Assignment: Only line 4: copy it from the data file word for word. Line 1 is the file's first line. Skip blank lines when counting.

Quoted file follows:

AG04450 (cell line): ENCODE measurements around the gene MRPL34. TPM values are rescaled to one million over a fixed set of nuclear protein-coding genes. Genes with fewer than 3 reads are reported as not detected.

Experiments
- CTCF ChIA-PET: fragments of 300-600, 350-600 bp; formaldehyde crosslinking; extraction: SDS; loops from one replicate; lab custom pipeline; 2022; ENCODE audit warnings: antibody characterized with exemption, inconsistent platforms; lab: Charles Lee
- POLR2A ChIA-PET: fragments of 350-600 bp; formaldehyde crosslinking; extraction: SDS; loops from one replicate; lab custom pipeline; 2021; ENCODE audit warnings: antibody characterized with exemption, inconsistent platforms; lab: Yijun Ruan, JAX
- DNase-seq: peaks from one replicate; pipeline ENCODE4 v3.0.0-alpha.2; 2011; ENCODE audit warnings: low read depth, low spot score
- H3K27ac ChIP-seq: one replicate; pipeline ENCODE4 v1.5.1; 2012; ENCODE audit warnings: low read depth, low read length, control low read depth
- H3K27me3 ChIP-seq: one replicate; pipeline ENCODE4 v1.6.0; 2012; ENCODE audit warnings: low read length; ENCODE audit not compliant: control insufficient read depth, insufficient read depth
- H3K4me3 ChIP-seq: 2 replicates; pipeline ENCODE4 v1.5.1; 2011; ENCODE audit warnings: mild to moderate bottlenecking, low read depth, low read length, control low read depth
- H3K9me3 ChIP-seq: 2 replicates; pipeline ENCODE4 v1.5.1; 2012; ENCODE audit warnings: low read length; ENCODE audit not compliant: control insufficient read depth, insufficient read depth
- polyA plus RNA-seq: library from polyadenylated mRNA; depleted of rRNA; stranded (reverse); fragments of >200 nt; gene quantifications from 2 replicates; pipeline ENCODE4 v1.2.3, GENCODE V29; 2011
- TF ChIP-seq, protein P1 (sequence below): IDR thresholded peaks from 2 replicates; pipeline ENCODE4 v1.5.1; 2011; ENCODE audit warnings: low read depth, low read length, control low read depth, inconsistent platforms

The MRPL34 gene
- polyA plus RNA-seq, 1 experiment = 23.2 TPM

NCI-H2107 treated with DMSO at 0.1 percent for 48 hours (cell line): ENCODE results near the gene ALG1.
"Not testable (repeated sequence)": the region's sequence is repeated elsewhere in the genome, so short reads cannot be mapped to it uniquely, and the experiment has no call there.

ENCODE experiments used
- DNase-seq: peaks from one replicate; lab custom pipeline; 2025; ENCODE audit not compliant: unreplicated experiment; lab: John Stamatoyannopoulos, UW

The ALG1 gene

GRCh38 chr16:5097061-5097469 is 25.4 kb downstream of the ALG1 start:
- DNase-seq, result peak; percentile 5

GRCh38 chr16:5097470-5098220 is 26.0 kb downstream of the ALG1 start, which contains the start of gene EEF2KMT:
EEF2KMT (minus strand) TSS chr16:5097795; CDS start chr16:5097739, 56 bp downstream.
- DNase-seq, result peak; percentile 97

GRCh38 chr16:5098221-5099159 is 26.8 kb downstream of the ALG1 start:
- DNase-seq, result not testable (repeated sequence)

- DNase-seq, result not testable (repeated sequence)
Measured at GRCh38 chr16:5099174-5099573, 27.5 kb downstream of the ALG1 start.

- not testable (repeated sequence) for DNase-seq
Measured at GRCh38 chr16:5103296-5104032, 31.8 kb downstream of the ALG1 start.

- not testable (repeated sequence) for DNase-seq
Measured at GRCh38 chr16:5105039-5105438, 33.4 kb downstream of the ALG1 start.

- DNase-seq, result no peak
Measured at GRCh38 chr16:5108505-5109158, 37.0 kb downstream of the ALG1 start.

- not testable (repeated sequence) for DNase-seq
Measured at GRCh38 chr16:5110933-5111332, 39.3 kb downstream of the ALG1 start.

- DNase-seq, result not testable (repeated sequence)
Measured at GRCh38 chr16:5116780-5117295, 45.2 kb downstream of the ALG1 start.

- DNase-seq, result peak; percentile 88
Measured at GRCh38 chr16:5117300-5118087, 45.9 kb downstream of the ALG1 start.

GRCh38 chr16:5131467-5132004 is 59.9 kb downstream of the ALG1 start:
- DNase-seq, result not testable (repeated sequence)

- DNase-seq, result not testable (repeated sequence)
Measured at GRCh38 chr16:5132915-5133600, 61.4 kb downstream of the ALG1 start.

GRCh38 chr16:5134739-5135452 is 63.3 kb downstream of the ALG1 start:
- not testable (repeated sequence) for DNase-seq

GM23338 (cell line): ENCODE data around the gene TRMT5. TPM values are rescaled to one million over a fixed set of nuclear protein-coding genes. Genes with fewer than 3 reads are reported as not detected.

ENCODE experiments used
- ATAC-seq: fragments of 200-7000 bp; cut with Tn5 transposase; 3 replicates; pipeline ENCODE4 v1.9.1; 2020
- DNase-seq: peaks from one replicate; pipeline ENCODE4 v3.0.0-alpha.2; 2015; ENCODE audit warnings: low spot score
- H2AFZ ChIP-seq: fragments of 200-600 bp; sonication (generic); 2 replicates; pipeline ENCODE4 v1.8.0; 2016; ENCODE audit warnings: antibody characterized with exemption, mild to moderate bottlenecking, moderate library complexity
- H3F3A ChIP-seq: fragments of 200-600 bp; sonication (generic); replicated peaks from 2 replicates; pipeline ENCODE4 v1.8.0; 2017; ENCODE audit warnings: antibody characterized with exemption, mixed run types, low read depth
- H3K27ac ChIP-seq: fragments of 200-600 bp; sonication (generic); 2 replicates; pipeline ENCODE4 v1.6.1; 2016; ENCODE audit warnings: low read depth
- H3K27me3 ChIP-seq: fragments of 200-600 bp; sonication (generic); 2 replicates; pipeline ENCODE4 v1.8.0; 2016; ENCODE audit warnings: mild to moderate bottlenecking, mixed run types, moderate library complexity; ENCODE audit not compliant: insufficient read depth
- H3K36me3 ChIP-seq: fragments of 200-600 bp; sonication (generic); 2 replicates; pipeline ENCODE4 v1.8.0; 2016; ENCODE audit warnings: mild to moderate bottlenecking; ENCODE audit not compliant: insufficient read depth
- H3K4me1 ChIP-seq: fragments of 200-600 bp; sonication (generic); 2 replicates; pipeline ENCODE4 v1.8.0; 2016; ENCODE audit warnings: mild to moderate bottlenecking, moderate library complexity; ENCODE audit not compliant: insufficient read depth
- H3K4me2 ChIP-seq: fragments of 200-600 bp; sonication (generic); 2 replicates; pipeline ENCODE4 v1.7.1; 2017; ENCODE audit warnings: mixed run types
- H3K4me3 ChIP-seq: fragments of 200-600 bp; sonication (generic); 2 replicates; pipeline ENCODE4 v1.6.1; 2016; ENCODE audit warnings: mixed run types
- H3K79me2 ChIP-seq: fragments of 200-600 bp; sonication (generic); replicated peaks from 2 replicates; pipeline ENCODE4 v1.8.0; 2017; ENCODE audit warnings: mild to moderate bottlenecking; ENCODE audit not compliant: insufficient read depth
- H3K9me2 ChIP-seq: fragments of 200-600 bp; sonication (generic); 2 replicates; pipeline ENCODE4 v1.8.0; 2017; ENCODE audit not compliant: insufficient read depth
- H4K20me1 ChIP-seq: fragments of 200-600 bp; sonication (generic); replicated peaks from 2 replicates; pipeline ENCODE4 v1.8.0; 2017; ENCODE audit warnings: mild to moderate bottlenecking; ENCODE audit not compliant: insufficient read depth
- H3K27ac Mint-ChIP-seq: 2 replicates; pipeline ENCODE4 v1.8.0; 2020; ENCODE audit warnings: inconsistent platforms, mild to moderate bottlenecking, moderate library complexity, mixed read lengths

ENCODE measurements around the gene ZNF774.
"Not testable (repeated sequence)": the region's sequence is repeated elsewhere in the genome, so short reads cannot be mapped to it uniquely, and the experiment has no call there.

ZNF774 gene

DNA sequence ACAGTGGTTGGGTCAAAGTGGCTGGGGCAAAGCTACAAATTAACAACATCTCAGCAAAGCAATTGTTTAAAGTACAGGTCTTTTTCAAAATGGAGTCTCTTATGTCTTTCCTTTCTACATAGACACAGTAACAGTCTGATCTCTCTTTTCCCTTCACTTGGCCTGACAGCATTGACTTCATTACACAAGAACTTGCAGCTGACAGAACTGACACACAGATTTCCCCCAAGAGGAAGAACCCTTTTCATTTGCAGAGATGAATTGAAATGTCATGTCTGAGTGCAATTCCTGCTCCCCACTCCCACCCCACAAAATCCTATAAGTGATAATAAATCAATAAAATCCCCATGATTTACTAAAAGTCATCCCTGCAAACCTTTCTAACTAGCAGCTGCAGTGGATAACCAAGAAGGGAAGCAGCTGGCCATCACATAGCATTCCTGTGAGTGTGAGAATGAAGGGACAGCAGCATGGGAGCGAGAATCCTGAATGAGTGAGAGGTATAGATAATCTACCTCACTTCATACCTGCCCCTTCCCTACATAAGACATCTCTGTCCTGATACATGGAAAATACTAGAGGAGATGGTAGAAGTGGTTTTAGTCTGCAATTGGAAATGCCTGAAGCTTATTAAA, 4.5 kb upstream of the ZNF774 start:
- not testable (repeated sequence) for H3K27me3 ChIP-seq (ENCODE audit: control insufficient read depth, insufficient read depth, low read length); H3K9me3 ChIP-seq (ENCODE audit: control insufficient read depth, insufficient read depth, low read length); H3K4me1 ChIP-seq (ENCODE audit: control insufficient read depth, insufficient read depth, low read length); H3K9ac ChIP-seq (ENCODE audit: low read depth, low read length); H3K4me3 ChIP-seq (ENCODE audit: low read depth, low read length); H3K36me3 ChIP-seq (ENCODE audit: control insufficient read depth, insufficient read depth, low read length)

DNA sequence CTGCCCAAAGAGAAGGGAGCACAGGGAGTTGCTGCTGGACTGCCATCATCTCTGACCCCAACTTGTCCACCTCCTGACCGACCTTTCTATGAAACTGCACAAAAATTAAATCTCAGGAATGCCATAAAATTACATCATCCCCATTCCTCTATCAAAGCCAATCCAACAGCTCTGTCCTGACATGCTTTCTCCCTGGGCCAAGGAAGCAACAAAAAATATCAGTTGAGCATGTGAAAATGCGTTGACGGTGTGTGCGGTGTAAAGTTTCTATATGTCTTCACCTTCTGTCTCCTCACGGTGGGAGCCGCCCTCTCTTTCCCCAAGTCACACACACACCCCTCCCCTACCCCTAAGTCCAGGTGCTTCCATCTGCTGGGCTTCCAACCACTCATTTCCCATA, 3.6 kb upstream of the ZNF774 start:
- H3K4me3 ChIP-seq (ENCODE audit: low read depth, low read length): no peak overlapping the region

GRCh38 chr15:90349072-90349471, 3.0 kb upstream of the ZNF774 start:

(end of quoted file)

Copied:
- POLR2A ChIA-PET: fragments of 350-600 bp; formaldehyde crosslinking; extraction: SDS; loops from one replicate; lab custom pipeline; 2021; ENCODE audit warnings: antibody characterized with exemption, inconsistent platforms; lab: Yijun Ruan, JAX